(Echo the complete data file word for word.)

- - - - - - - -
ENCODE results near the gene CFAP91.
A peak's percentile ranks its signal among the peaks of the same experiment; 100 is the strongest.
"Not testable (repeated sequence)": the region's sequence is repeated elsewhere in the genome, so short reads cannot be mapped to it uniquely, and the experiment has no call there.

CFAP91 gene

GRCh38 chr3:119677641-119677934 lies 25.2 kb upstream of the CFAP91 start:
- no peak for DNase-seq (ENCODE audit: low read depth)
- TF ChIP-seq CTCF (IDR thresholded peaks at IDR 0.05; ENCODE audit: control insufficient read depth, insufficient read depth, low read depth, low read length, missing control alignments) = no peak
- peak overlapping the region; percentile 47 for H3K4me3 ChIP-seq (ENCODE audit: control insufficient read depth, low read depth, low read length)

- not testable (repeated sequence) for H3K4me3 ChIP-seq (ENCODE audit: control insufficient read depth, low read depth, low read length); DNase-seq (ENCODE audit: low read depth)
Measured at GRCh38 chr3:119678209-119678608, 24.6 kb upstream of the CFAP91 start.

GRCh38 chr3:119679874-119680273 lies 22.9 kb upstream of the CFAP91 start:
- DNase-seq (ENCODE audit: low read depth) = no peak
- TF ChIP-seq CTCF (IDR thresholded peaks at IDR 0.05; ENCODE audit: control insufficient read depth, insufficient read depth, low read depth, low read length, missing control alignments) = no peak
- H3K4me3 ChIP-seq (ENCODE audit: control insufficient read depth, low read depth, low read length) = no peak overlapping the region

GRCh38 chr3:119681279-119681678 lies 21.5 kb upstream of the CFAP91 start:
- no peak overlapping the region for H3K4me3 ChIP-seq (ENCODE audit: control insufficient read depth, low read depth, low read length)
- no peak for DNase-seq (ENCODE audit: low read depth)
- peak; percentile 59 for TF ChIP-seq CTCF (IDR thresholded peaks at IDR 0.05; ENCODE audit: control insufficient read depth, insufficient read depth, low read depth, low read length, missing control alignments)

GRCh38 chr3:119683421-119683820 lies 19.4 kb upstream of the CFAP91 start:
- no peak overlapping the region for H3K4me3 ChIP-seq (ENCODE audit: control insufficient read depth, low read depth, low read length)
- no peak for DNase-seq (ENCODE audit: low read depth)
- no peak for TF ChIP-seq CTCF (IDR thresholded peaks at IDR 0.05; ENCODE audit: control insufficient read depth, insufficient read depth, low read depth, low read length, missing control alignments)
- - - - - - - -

ENCODE results near the gene CFAP91.
A peak's percentile ranks its signal among the peaks of the same experiment; 100 is the strongest.
"Not testable (repeated sequence)": the region's sequence is repeated elsewhere in the genome, so short reads cannot be mapped to it uniquely, and the experiment has no call there.

CFAP91 gene

GRCh38 chr3:119677641-119677934 lies 25.2 kb upstream of the CFAP91 start:
- no peak for DNase-seq (ENCODE audit: low read depth)
- TF ChIP-seq CTCF (IDR thresholded peaks at IDR 0.05; ENCODE audit: control insufficient read depth, insufficient read depth, low read depth, low read length, missing control alignments) = no peak
- peak overlapping the region; percentile 47 for H3K4me3 ChIP-seq (ENCODE audit: control insufficient read depth, low read depth, low read length)

- not testable (repeated sequence) for H3K4me3 ChIP-seq (ENCODE audit: control insufficient read depth, low read depth, low read length); DNase-seq (ENCODE audit: low read depth)
Measured at GRCh38 chr3:119678209-119678608, 24.6 kb upstream of the CFAP91 start.

GRCh38 chr3:119679874-119680273 lies 22.9 kb upstream of the CFAP91 start:
- DNase-seq (ENCODE audit: low read depth) = no peak
- TF ChIP-seq CTCF (IDR thresholded peaks at IDR 0.05; ENCODE audit: control insufficient read depth, insufficient read depth, low read depth, low read length, missing control alignments) = no peak
- H3K4me3 ChIP-seq (ENCODE audit: control insufficient read depth, low read depth, low read length) = no peak overlapping the region

GRCh38 chr3:119681279-119681678 lies 21.5 kb upstream of the CFAP91 start:
- no peak overlapping the region for H3K4me3 ChIP-seq (ENCODE audit: control insufficient read depth, low read depth, low read length)
- no peak for DNase-seq (ENCODE audit: low read depth)
- peak; percentile 59 for TF ChIP-seq CTCF (IDR thresholded peaks at IDR 0.05; ENCODE audit: control insufficient read depth, insufficient read depth, low read depth, low read length, missing control alignments)

GRCh38 chr3:119683421-119683820 lies 19.4 kb upstream of the CFAP91 start:
- no peak overlapping the region for H3K4me3 ChIP-seq (ENCODE audit: control insufficient read depth, low read depth, low read length)
- no peak for DNase-seq (ENCODE audit: low read depth)
- no peak for TF ChIP-seq CTCF (IDR thresholded peaks at IDR 0.05; ENCODE audit: control insufficient read depth, insufficient read depth, low read depth, low read length, missing control alignments)